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 Explorations in Engineering (Full Day Intensive)

Residential only  |  11th & 12th graders  |  July 10 – 28, 2023

Students can develop their independence, eye for invention, and advanced research and problem-solving skills in the Hajim School of Engineering and Applied Sciences. This hands-on engineering series of courses allows students to investigate a topic area each week including biomedical engineering, data science, and optics, using the vast resources of the Hajim School of Engineering and Applied Sciences.


Optics isn’t just fascinating, it’s essential to modern science and technology.  You’re already aware of some optics applications, but there is a whole lot more to learn.  Making images with a lens is just the tip of the iceberg. We’ll take the mystery – but not the magic – out of some fundamental concepts! How lenses form images or how light really does act like a wave and how lasers work.

Together we’ll explore applications of these concepts. We will demonstrate building an interferometer that uses light to measure distances on the order of nanometers. We will also investigate polarization to see how 3-D movies are projected.

Biomedical Engineering

In the biomedical engineering experience of the Hajim School of Engineering, participants will explore aspects of biomedical instrumentation and measurements, design, and the use of microcontrollers in biomedical devices.  The week will end with the construction and testing of an ultrasound aid for people with visual impairments.

Data Science

In this week-long module, students will have a hands-on opportunity to experience the growing field of data science. After a brief introduction and appreciation on why data science is the most sought-after profession in the 21st century, the students will immerse in analyzing and visualizing a large data set to discover insights using state-of-the-art data science tools.

By means of a series of interactive examples in various domain/subject areas, they will gain experience in data science techniques such as data preparation and exploration, data visualization, and an introduction to predictive modeling. The hands-on working sessions will be complemented by tours of university research laboratories engaged in the exciting area of data science.

  • Outline and structure are subject to change at the discretion of the professors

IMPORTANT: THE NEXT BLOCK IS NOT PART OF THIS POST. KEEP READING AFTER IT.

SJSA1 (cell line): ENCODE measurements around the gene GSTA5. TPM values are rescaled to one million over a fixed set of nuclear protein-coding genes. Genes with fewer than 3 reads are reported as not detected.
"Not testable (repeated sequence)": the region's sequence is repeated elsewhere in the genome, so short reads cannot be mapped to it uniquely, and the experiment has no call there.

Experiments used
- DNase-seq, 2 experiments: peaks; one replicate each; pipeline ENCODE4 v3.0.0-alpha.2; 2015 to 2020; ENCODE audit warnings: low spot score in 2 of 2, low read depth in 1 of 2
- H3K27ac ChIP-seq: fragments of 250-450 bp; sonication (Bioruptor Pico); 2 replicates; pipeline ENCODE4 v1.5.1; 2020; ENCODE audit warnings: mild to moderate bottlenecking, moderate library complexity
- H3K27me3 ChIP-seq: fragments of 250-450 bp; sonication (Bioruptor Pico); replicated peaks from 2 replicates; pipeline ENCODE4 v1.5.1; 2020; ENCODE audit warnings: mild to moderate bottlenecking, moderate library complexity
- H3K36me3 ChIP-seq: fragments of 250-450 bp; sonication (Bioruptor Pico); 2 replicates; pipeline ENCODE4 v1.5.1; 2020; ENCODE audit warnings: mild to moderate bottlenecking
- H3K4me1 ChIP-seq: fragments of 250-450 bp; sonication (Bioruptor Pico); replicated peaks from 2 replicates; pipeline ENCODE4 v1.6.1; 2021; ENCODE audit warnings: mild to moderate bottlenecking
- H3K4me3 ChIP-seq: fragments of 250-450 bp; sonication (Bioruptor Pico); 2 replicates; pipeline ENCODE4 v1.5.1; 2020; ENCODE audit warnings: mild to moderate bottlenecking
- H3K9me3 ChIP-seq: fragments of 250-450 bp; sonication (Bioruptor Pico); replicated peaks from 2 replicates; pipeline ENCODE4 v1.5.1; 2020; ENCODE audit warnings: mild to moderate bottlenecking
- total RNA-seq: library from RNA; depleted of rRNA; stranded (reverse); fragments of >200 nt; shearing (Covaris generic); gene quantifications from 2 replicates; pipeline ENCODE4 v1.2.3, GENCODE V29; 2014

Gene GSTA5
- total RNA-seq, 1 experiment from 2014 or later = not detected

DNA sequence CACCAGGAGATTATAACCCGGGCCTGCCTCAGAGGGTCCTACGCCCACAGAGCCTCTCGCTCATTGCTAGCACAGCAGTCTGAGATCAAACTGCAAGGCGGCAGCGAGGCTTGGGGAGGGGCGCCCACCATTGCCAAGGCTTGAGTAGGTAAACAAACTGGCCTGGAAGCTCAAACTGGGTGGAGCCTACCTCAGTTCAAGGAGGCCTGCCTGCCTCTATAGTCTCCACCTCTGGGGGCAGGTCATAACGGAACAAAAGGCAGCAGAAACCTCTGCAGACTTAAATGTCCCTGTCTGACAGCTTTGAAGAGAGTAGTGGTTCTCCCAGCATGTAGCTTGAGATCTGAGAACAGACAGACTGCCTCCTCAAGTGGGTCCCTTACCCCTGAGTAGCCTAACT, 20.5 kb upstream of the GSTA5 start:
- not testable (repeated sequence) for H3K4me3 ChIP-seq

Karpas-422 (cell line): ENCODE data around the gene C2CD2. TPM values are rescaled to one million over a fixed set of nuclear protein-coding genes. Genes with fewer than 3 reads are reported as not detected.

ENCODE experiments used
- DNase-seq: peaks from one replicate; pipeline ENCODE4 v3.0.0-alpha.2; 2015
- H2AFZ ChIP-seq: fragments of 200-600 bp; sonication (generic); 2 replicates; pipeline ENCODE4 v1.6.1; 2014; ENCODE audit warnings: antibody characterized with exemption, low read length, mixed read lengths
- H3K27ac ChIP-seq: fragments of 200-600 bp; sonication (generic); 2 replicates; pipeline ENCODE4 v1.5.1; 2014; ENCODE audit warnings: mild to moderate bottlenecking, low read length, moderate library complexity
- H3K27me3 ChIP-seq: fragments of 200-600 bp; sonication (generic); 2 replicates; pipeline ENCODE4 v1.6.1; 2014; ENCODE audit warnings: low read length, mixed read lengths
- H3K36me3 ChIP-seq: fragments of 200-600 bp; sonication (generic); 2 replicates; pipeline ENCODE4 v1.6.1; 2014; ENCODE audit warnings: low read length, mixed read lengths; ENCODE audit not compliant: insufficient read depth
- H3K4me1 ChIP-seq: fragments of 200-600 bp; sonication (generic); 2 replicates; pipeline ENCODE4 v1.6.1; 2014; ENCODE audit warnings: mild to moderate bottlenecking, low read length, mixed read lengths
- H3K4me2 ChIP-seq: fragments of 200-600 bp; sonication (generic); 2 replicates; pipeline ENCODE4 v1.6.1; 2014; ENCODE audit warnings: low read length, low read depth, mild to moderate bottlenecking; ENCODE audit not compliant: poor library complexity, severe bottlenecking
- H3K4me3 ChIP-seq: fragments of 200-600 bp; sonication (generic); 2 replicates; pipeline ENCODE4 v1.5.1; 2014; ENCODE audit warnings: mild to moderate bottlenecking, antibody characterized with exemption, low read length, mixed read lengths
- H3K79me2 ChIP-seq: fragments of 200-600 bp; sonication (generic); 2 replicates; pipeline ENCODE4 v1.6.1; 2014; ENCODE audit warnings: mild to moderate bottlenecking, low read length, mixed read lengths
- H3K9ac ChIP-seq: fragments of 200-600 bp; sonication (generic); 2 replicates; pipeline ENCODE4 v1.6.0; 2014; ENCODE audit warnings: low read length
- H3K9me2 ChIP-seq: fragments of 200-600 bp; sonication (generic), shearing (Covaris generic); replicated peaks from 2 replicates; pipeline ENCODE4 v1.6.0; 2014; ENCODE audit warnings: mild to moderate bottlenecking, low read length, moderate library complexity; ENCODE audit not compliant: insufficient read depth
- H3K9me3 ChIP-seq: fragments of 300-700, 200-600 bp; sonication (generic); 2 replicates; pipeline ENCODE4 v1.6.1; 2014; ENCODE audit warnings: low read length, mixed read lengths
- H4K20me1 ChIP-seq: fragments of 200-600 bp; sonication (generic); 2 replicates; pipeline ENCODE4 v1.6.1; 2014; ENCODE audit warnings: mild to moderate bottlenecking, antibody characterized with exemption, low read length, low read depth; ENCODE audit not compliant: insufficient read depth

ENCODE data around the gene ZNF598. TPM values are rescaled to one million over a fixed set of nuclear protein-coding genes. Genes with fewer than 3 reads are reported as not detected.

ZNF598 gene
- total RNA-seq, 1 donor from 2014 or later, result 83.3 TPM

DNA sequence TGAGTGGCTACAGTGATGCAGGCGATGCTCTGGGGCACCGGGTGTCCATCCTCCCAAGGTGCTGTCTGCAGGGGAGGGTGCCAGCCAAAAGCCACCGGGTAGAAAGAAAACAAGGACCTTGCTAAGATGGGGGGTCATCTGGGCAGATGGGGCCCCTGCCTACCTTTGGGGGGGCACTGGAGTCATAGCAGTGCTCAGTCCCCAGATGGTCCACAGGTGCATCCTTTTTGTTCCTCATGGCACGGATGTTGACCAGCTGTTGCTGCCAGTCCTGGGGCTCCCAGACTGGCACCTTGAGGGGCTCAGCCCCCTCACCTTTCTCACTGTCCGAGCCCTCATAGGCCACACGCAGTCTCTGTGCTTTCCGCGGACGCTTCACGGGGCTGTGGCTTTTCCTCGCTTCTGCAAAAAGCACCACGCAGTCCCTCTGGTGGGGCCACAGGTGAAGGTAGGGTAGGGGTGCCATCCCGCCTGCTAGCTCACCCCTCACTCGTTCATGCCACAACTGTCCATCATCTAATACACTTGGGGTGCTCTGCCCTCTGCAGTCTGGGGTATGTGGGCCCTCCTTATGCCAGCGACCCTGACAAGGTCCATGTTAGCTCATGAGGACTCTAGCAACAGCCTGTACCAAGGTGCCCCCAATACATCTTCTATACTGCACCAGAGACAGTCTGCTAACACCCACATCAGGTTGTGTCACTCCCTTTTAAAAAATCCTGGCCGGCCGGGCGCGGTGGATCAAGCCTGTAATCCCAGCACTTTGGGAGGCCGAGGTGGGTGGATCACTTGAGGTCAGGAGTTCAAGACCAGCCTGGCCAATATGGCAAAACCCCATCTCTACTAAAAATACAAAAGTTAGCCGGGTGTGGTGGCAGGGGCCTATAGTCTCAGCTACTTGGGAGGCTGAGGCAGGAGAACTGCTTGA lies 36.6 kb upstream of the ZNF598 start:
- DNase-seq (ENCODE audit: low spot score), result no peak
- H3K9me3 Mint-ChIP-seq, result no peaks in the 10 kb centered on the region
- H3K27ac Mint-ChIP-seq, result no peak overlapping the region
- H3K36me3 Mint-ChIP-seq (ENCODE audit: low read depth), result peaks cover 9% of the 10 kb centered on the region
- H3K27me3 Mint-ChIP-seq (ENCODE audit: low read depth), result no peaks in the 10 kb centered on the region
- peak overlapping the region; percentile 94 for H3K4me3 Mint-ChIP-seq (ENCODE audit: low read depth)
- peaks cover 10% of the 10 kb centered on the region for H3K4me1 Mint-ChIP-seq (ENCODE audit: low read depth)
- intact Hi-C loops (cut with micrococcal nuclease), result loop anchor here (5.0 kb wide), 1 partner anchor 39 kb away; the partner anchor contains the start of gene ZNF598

• Enrollment is limited to 12 students; selection for this program is competitive

Instructors: Veena Ganeshan, Ajay Anand, and Christopher Everly.

Dreaming New Realities: Interactive Storytelling with Extended Reality (XR)

9-12th graders  |  Session A  |  8:30 a.m. – 11:30 a.m.

Bring your ideas to life with XR (the umbrella term for augmented and virtual reality)! Students will start with XR basics, including their history and application. They will use design thinking, storytelling, world building, and low-fidelity prototyping to brainstorm and design a VR mini-game or digital story. They will then learn the basics of 3D tools such as Blender and Unity through hands-on workshops to develop their own unique project. Students will also engage in critical discussion of XR, including topics on privacy, accessibility, and empathy. All learning levels welcome. No experience necessary. Just bring your creativity and big ideas!

Instructor: Emily Sherwood, PhD, Meaghan Moody, and Liam O’Leary Studio X.

Introduction to Engineering

9-12th graders  |  Session A  |  8:30 a.m. – 11:30 a.m.

Through stimulating lectures, interactive labs, and informative field trips, this class introduces you to the many disciplines of engineering. You will get an overview of the necessary tools for analysis and problem solving and will use your creativity, energy, and interpersonal skills while participating in several in-class design projects. Additionally, you will learn the importance of mathematics, science, and technology in everyday engineering situations.

By the end of the course, you will have a better-defined idea of engineering, its requirements, and your options for a future within this field.

Instructor: Debamitra Chakraborty, PhD student and Siladitya Khan, PhD student, Hajim School of Engineering

Biomedical Technology: Engineer, Doctor, or Both?

9-12th graders  |  Session B  |  8:30 a.m. – 11:30 a.m. or 1:00 p.m. – 4:00 p.m.

This course teaches you the underlying physiology of crucial human organ systems and the process of recording the biological signals that dictate how they perform. You will learn about vital signs like blood pressure, heart rate, and electrical signals produced by the muscles and heart. You will also learn to interpret and integrate these signals with biological processes and diseases.

Instructor: Kanika Vats, assistant professor, Department of Biomedical Engineering


9-12 graders  |  Session B  |  1:00 p.m. – 4:00 p.m.

Gender Minorities in Mathematics is modeled after the GirlsGetMath program at the Institute for Computational and Experimental Research in Mathematics (ICERM)

The program is open to all high school students who mind math useful and exciting! GeMs at Rochester occurs in an encouraging environment that builds students’ confidence in math and science. This course expands participants’ understanding and knowledge of mathematics through computations and experimentations and seeks to motivate young students to consider careers in mathematics, computation, and quantitative fields.

InstructorAmanda Tucker, assistant professor, Department of Mathematics


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